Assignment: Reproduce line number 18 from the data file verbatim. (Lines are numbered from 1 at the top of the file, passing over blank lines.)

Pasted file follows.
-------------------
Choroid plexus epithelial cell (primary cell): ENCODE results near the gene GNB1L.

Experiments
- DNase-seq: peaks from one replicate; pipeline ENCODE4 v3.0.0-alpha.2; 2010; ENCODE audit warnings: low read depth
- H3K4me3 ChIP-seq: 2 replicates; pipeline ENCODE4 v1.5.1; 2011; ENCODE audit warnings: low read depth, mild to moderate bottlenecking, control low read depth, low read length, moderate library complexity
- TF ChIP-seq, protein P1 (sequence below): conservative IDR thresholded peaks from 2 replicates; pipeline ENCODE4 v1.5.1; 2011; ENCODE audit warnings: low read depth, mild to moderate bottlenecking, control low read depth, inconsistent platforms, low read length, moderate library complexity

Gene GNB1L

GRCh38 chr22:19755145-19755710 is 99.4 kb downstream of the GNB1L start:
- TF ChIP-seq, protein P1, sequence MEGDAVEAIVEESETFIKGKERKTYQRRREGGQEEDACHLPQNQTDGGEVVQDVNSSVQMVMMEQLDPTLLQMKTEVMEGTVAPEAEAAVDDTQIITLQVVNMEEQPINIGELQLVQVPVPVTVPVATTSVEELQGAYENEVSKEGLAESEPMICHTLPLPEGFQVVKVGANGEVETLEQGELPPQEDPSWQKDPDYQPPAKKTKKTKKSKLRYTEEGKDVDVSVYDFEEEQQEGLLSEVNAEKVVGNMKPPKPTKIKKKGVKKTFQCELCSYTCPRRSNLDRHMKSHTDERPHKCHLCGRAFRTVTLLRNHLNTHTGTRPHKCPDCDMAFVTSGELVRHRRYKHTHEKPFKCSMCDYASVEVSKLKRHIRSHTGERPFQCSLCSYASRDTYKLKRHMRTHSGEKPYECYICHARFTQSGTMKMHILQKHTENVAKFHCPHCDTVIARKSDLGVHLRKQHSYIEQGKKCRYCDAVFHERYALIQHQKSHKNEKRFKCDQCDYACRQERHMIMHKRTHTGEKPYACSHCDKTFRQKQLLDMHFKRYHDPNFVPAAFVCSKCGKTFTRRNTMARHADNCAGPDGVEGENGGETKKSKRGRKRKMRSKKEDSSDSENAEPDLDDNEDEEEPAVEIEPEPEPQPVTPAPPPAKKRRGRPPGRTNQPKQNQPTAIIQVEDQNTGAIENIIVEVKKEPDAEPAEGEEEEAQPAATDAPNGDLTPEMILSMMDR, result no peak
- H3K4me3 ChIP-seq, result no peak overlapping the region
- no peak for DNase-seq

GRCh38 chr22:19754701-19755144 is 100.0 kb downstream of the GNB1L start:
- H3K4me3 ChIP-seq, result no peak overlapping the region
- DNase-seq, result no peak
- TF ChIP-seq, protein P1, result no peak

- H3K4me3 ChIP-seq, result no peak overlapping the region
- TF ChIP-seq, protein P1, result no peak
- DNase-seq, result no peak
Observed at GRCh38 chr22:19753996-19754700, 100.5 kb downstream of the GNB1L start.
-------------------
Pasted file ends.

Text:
Observed at GRCh38 chr22:19753996-19754700, 100.5 kb downstream of the GNB1L start.